Fiction elizabeth pringle

Published on March 16th, 2014


The Legacy of Elizabeth Pringle by Kirsty Wark

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Blurb: Born just before the First World War, Elizabeth Pringle has been a familiar yet solitary figure on the Scottish island of Arran. A dutiful daughter, an inspirational teacher, a gardener. But did anyone really know her? When Elizabeth dies, her will contains a surprise. She has left her home and her belongings to someone who is all but a stranger, a young mother she watched pushing a pram down the road more than thirty years ago. Now it falls to Martha, the baby in that pram, to find out how her mother inherited the house in such strange circumstances, and in doing so, perhaps leave her own past behind. But first she has to find the answer to the question: who was Elizabeth Pringle? (Two Roads, March 2014)

Stevie Davies, The Guardian

“The plot of The Legacy of Elizabeth Pringle tends to clank and grind. Its romance elements are cliched and the sex scenes truly excruciating. Pacing feels ponderous in the middle sections. While Elizabeth’s first-person narrative, a memoir composed just before her death, is deftly handled, the alternating third-person account from Martha’s perspective can seem prolix. But something of great worth and beauty gleams through the narrative and haunts the reader with its imaginative truth.”

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Yasmin Alibhai-Brown, The Independent

“The book  is fresh and beguiling but parts of it are trite and gauche … Sometimes … Wark loses restraint and control, and you get gushing Mills and Boon prose and torrid (and really bad) sex scenes. Dams of passion burst, kisses rain, couples are often “suffused with more and more pleasure, exploring and devouring every inch of each other”, and there is much gasping and panting, trembling, devouring and swooning.  The descriptions of gardening are, in truth, far more erotic than these bedroom antics.”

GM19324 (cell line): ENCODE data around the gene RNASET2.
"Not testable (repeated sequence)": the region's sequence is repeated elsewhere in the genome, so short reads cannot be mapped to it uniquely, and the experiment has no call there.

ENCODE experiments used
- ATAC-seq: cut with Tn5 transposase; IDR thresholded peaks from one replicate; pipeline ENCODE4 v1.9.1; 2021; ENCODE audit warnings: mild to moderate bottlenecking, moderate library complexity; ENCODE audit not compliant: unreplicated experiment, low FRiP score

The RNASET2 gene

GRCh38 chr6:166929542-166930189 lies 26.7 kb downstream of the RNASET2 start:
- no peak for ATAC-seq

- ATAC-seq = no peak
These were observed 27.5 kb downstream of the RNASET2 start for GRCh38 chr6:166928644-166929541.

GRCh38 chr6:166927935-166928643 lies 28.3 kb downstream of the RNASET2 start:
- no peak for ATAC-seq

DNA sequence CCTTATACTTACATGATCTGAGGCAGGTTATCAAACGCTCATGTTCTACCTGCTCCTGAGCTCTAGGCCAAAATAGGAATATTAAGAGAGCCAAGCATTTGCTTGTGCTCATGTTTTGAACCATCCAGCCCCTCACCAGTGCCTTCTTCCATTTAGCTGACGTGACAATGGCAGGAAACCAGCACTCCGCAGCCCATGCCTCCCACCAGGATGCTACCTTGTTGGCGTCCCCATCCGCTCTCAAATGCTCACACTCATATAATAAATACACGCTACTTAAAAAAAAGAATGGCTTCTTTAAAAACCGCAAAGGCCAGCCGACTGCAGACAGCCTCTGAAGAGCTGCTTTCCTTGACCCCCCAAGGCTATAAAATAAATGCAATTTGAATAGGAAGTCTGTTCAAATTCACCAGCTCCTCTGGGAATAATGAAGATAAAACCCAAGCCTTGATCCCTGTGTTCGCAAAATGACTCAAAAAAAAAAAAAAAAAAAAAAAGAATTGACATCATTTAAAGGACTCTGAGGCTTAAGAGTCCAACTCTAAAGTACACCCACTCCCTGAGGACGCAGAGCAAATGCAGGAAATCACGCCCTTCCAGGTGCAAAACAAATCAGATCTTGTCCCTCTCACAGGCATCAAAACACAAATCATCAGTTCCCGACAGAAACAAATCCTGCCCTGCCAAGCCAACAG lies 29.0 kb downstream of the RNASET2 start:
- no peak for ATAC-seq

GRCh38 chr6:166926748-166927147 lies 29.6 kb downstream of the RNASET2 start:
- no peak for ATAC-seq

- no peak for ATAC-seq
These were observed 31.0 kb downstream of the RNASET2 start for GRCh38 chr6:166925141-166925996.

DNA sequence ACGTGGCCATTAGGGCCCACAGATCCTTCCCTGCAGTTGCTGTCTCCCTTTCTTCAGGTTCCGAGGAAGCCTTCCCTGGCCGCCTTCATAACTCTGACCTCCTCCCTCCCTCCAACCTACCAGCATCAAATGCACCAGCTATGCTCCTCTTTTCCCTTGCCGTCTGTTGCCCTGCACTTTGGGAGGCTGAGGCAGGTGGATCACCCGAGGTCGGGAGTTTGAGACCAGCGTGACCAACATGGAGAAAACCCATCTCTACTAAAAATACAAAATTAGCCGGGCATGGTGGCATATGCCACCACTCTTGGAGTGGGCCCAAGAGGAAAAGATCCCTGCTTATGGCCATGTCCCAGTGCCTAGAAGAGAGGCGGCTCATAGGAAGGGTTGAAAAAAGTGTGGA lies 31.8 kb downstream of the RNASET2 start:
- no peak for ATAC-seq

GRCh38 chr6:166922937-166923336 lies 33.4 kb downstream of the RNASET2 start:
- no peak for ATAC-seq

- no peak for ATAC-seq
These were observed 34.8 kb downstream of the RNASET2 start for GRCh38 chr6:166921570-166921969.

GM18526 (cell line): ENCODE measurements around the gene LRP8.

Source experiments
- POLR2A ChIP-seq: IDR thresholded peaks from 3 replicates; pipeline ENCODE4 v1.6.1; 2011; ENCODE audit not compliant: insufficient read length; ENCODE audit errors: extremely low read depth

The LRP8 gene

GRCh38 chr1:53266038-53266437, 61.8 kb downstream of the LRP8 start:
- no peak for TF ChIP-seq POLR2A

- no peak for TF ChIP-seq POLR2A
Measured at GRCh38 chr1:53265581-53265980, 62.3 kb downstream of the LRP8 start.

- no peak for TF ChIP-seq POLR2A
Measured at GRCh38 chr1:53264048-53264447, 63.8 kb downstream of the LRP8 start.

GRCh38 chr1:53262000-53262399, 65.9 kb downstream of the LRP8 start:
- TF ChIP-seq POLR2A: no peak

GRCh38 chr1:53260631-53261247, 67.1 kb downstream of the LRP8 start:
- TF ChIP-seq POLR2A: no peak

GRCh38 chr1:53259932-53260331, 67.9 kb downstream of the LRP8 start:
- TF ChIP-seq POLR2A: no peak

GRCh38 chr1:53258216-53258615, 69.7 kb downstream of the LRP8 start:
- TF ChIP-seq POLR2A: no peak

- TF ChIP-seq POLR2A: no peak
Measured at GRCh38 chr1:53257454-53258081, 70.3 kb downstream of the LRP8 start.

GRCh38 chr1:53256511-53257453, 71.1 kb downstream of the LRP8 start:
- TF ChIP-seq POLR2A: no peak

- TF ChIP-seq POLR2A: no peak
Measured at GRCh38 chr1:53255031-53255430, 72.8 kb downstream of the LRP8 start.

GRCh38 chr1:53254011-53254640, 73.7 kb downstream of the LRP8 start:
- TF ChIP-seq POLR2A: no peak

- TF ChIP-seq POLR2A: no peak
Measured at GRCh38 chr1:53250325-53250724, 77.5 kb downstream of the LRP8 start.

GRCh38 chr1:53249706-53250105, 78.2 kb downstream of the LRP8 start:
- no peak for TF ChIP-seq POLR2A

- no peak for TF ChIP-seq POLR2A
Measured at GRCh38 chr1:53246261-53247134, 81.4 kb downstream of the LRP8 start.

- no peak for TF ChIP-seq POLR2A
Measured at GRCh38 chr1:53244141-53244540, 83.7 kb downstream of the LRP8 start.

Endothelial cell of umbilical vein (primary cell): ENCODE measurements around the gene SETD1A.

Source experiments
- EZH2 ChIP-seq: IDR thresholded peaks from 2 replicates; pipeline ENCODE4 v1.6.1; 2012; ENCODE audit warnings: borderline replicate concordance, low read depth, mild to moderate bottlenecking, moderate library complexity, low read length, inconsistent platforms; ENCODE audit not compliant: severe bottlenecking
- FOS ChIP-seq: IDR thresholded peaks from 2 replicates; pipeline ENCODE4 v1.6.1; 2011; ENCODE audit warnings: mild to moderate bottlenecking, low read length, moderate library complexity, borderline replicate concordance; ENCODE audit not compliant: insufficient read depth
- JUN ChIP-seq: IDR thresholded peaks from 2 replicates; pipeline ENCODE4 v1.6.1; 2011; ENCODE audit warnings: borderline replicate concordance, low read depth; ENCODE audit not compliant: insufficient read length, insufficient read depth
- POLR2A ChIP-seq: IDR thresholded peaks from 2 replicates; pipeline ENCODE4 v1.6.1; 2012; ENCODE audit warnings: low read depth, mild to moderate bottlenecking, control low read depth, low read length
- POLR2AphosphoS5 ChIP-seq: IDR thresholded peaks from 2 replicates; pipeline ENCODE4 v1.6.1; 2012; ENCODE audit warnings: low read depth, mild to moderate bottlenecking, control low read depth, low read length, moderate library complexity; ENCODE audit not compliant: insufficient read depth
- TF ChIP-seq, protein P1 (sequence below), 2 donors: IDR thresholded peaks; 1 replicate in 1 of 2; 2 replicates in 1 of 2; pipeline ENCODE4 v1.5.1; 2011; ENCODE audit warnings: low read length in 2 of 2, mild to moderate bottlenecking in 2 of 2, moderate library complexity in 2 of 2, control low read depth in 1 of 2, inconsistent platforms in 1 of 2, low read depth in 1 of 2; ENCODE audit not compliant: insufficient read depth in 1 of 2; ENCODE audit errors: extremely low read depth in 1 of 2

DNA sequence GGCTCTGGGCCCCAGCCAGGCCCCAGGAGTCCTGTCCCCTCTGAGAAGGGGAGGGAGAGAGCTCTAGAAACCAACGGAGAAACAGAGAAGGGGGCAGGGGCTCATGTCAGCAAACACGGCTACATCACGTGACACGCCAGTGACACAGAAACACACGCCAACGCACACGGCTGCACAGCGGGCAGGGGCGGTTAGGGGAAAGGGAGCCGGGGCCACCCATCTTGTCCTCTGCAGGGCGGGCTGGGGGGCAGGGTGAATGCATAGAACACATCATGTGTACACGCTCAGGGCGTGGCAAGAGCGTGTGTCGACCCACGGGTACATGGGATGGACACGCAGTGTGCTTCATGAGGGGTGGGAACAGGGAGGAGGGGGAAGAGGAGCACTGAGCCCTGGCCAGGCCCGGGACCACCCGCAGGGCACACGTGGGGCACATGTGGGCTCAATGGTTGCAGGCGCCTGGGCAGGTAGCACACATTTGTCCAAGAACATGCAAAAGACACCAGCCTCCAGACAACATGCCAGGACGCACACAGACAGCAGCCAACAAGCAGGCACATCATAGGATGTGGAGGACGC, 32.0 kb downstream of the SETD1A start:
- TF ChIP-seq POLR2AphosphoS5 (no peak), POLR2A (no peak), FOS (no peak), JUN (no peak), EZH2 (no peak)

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Shirley Whiteside, The Independent

“The narrative switches between Elizabeth and Martha. Elizabeth is frantically writing the story of her life while Martha discovers much about herself as she tries to get to know the woman who has been so generous to her mother. The structure works well, demonstrating the similarities and differences between the two women. Both are well-rounded characters and their stories are engaging if not wildly original. At times Wark lets her prose run away with her and it becomes so stuffed full of description that the reader’s imagination is left no room to breathe.”

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Helen Davies, The Sunday Times

…  great big baggy cardigan of a novel — warm, cosy, but a little bit threadbare at the elbows. But, if you’re in the mood for a saggy sort of a comfort read — and if we’re honest we can all weaken — then The Legacy of Elizabeth Pringle will do nicely.

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Catherine Nixey, The Times

“This is definitely the sort of book where people do things like take each other on counters. It is also the sort of book where people narrow their eyes when suspicious, harden their voices when cross and where a woman who is upset might sink down at a table and lie “her forehead on her arms”. Something I have never once seen a person do in real life. It is, in other words, the sort of book produced when someone thinks, “I am Writing”; rather than the sort produced when someone just writes.”

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